Lee deForest, whose doctoral dissertation was about Hertzian waves, received his Ph.D. from Yale in 1896. His first job was with Western Electric. By 1902 he had started the DeForest Wireless Telegraph Company, which became insolvent in 1906. His second company, the DeForest Radio Telephone Company began to fail in 1909. In 1912 he was indicted for using the mails to defraud by promoting “a worthless device,” the Audion tube. He was acquitted. The Audion tube (later known as a triode tube) was far from being a worthless device, as it was a key component of radios so long as vacuum tubes continued to be used.
The development of a commercially viable radio broadcasting industry could not have taken place without the invention of the vacuum tube, which had its origins in Englishman Michael Faraday’s belief that an electric current could probably pass through a vacuum. (The vacuum tube’s obsolescence was the result of a study of semiconductors in 1948 by William Shockley, Walter Brattain, and John Bardeen. They discovered that the introduction of impurities into semiconductors provided a solid-state material that would not only rectify a current, but also amplify it. Transistors using this material rapidly replaced vacuum tubes. Later it became possible to etch transistors on small pieces of silicon in integrated circuits.)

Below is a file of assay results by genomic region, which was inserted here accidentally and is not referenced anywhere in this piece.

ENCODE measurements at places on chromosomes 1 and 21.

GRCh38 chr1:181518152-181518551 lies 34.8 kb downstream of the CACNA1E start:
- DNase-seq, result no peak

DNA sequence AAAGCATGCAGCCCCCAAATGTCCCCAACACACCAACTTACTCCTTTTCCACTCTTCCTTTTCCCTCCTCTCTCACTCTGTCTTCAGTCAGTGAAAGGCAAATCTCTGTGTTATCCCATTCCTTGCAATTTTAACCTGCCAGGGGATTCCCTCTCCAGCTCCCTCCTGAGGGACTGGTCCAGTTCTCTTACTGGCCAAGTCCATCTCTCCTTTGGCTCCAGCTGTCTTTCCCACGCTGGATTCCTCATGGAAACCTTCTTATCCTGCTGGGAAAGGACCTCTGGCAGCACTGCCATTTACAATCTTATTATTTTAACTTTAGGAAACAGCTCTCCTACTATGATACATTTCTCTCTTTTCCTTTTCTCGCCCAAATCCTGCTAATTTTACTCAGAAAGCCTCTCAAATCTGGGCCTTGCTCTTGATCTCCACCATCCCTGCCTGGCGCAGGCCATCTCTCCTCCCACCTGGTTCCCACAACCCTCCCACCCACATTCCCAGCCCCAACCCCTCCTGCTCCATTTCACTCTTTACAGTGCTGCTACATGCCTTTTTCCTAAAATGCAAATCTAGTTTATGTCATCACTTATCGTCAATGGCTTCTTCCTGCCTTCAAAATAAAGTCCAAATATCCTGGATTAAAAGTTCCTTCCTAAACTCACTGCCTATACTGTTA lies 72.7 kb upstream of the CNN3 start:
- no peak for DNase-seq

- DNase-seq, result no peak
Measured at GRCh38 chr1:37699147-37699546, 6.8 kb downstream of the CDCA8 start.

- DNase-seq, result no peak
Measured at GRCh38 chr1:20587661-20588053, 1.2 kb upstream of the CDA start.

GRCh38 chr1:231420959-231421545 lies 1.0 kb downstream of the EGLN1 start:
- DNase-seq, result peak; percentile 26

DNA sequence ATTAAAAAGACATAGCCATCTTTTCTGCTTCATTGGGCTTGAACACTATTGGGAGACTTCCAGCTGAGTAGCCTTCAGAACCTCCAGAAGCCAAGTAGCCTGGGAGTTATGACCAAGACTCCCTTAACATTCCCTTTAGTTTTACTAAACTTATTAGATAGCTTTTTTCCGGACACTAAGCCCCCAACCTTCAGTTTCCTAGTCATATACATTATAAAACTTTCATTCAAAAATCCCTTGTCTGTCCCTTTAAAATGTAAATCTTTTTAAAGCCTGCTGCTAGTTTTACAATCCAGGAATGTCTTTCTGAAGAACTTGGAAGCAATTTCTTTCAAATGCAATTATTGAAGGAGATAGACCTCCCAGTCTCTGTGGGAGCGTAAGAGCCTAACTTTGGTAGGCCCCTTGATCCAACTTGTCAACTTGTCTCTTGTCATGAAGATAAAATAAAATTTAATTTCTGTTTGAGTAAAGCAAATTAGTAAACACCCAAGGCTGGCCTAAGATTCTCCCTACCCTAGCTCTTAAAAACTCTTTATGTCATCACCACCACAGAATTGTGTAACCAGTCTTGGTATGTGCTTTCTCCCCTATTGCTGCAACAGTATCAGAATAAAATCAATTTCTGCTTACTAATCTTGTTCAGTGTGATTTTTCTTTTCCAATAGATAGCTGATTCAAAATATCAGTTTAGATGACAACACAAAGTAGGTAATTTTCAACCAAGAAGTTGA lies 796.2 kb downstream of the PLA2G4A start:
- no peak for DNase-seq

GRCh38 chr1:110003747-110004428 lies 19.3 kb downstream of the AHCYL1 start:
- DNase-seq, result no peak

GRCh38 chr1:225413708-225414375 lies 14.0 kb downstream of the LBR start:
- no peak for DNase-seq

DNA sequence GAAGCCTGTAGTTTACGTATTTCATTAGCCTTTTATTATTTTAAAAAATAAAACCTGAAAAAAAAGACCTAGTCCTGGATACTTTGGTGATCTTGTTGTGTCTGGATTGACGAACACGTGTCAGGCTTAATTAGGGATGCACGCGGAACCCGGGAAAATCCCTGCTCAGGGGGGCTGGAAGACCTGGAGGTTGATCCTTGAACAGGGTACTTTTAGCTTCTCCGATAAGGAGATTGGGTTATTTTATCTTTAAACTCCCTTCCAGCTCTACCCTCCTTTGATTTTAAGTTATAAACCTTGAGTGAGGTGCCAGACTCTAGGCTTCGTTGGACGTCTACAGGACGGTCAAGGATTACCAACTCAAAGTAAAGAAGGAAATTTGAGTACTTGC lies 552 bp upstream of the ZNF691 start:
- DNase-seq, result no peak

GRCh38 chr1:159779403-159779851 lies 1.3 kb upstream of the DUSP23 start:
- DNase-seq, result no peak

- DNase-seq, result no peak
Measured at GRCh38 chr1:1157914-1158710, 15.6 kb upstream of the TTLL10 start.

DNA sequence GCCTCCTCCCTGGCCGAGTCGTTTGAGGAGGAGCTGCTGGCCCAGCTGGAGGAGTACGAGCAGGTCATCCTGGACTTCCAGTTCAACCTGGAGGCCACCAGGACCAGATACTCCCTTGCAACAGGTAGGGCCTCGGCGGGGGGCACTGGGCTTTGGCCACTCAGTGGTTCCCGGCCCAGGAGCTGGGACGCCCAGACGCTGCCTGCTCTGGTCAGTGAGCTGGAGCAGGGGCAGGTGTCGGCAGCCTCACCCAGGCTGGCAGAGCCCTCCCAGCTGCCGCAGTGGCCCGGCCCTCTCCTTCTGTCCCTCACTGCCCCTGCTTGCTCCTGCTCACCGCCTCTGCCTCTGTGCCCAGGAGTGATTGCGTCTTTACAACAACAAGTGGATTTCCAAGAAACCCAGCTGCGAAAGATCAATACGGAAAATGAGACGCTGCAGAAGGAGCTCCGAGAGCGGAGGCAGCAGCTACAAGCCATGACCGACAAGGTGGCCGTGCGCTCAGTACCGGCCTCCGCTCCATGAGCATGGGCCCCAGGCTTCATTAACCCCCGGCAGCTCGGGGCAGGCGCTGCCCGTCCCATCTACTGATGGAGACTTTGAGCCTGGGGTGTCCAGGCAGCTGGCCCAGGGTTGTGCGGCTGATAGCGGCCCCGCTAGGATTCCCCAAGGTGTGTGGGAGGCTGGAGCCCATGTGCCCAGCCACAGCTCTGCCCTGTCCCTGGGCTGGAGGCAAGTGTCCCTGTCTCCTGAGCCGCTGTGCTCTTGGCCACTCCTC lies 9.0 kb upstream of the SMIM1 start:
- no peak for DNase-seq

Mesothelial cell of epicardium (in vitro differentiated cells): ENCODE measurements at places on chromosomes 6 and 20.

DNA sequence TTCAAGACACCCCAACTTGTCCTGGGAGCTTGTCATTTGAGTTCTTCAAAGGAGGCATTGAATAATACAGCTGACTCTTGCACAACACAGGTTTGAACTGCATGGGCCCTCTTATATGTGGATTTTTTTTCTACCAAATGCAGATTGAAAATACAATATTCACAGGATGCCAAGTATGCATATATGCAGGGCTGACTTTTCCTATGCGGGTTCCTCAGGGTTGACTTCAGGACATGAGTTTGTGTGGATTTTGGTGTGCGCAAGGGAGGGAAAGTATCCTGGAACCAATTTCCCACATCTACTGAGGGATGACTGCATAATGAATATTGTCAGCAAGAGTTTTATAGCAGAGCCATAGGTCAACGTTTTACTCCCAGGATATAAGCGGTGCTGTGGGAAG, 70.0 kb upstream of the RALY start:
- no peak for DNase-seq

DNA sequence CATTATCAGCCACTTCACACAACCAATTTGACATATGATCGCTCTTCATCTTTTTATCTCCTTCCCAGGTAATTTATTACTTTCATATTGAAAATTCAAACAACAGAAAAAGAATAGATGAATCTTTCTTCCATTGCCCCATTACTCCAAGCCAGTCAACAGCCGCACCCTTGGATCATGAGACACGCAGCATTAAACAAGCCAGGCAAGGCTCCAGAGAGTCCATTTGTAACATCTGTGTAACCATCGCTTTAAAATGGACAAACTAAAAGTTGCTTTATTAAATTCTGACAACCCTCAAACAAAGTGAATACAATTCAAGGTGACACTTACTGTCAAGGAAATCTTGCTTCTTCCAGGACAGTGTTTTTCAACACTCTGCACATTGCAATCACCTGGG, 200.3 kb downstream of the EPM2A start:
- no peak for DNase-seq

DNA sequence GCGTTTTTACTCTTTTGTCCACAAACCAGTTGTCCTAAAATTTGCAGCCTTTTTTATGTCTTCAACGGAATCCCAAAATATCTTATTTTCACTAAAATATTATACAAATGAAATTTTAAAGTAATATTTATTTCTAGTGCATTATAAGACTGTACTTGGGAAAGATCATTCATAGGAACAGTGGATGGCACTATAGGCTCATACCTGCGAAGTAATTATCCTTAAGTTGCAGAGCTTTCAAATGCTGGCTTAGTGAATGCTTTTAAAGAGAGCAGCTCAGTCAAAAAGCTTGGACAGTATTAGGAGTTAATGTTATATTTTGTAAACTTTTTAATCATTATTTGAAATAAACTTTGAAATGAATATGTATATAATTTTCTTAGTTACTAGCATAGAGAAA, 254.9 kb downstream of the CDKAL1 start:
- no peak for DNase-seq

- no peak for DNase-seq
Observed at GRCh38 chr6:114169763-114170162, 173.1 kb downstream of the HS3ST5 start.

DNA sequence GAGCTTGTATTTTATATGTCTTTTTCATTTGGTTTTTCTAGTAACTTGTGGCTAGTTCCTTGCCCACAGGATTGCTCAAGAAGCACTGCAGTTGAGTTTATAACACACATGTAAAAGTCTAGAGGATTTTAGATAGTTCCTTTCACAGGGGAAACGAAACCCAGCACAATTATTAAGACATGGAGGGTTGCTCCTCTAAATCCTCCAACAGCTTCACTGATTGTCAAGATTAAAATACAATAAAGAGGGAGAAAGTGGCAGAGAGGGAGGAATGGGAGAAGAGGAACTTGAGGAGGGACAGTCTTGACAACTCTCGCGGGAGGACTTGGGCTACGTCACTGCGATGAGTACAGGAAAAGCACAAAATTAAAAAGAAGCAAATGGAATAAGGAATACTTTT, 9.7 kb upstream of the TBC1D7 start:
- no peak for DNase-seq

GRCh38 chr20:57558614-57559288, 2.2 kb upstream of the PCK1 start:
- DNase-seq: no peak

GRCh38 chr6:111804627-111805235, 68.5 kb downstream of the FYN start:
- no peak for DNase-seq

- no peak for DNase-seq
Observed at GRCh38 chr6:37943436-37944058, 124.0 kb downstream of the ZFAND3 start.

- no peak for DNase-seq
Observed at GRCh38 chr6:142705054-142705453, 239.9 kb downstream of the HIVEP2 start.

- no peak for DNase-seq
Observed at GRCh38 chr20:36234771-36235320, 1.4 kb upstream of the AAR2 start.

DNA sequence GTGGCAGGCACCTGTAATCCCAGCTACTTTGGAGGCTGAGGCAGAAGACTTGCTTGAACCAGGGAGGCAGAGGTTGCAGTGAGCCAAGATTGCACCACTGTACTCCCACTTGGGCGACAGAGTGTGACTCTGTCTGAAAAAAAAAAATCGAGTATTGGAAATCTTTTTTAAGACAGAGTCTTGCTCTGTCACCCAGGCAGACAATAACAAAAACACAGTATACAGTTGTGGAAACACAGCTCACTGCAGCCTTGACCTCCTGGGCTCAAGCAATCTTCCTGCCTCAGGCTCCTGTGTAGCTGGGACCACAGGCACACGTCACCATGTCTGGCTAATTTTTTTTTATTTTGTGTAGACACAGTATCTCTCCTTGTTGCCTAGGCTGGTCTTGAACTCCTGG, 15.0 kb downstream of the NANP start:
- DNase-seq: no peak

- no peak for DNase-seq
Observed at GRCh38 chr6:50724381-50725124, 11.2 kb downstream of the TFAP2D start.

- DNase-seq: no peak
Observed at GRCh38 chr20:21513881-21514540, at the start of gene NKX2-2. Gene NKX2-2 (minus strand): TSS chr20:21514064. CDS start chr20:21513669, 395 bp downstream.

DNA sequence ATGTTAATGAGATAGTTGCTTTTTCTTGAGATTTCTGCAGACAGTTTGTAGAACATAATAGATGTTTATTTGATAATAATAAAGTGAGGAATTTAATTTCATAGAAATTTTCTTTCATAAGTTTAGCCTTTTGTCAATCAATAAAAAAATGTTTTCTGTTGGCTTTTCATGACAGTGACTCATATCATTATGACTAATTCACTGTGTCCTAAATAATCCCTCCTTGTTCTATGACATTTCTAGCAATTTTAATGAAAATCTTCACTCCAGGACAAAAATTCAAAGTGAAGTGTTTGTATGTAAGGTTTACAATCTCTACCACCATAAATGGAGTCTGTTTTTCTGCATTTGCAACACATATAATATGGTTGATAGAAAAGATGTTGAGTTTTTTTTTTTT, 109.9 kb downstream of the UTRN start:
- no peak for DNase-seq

In 1910, deForest broadcast, probably rather poorly, the singing of opera singer Enrico Caruso. Possibly stimulated by the American Telephone and Telegraph Company transmitting from the Navy’s Arlington, Virginia facility in 1915 radio telephone signals heard both across the Atlantic and in Honolulu, deForest resumed experimenting with broadcasting. He installed a transmitter at the Columbia Gramophone building in New York and began daily broadcasts of phonograph music sponsored by Columbia. Because in the late nineteenth century the new electrical industry had made some investors multimillionaires almost over night, Americans like deForest and his partners found easy pickings for awhile, as many people were eager to snap up the stock offered by overly optimistic inventors in this new branch of the electrical industry. The quick failure of firms whose end, rather than their means, was selling stock made life more difficult for ethical firms.